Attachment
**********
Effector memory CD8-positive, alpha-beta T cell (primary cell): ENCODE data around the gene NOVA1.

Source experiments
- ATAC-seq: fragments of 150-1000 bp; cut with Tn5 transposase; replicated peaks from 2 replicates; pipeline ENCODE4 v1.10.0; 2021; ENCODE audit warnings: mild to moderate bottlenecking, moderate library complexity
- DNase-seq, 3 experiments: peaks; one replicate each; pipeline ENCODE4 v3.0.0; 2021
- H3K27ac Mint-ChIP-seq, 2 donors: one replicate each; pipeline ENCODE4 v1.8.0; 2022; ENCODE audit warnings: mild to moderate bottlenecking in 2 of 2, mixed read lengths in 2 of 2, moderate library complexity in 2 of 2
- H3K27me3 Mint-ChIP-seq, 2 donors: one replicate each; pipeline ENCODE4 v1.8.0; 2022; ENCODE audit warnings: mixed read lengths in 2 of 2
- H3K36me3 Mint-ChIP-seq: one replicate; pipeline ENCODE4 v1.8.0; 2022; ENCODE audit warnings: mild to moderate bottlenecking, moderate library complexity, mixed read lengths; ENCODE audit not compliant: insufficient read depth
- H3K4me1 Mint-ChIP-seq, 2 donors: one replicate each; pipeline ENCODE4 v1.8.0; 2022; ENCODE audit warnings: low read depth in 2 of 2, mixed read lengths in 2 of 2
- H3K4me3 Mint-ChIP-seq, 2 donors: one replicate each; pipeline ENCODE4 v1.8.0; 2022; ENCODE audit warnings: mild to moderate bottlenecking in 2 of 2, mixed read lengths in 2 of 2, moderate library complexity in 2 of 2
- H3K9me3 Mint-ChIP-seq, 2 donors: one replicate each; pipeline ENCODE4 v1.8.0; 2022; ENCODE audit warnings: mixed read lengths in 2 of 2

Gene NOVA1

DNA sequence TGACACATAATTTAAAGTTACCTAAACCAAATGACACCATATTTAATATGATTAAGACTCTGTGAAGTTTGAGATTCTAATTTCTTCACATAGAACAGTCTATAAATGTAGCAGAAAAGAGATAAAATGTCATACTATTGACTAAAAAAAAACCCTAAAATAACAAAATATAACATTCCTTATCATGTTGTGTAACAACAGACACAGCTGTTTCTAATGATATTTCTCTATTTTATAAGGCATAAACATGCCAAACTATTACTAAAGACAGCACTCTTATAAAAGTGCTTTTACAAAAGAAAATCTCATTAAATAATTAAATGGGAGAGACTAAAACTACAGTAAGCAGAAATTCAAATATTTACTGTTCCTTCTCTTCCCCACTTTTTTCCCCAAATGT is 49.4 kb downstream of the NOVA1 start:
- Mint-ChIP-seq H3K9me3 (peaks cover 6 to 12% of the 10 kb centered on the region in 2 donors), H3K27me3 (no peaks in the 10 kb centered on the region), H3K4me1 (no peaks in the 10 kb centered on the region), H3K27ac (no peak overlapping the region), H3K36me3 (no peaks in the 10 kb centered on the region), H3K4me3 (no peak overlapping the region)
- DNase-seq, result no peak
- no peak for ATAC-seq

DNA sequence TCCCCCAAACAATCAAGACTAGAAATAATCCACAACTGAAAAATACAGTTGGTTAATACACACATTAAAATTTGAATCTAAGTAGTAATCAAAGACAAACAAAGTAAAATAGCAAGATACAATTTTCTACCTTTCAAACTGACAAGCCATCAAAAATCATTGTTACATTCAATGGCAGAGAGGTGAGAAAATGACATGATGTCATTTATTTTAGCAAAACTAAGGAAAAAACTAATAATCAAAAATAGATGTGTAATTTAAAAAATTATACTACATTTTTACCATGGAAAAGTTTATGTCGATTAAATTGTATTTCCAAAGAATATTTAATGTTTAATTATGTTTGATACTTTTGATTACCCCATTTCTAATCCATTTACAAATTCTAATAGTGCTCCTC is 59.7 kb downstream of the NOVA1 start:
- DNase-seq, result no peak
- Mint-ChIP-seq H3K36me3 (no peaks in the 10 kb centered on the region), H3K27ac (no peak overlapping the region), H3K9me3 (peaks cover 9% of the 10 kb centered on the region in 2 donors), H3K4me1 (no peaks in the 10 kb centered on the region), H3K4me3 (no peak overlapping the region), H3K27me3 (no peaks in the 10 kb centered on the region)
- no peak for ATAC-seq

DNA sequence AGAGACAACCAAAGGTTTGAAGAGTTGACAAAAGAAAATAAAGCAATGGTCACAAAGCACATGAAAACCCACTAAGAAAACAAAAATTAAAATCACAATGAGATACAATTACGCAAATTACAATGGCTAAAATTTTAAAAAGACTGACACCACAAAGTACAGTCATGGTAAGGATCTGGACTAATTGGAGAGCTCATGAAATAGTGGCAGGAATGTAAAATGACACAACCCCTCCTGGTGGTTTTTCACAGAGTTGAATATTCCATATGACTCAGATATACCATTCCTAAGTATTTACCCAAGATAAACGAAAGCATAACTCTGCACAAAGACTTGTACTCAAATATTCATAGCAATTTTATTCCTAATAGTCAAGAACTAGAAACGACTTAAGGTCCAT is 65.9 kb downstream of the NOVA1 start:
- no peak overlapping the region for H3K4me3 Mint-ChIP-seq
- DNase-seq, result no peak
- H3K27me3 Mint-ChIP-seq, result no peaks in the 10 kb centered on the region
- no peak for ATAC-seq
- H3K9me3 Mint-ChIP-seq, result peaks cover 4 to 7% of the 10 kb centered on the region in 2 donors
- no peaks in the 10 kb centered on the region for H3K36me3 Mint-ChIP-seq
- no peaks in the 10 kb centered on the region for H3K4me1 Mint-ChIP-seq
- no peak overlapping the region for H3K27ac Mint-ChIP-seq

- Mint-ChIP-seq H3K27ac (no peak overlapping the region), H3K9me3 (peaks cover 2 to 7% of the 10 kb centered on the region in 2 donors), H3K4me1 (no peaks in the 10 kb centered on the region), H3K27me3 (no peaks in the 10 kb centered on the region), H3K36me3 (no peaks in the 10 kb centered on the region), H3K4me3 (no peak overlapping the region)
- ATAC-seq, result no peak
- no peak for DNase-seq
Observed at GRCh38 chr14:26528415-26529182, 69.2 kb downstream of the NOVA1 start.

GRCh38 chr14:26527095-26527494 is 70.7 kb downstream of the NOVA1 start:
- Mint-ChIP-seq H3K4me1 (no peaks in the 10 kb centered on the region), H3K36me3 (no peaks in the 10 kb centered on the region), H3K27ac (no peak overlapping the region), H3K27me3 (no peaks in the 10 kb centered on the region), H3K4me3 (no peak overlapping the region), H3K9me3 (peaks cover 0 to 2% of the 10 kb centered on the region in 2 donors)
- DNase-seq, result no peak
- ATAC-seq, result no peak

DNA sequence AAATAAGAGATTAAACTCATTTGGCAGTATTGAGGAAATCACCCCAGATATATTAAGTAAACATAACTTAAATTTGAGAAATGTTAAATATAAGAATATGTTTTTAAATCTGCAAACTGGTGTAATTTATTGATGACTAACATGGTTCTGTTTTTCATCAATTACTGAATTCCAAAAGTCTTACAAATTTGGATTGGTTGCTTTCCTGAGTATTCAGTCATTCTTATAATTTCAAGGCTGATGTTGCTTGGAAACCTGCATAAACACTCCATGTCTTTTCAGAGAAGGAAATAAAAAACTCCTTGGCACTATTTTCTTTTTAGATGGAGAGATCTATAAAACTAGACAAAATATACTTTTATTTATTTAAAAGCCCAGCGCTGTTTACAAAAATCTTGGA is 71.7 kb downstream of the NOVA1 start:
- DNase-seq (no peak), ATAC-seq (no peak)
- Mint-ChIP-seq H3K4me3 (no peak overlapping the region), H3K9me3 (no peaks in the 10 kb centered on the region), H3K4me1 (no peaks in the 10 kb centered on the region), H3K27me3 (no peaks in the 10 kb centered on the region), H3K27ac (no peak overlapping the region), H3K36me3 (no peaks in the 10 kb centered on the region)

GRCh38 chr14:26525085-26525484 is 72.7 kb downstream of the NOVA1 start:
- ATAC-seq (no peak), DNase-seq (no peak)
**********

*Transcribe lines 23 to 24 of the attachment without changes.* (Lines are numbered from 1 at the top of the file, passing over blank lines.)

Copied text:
- H3K27me3 Mint-ChIP-seq, result no peaks in the 10 kb centered on the region
- no peak for ATAC-seq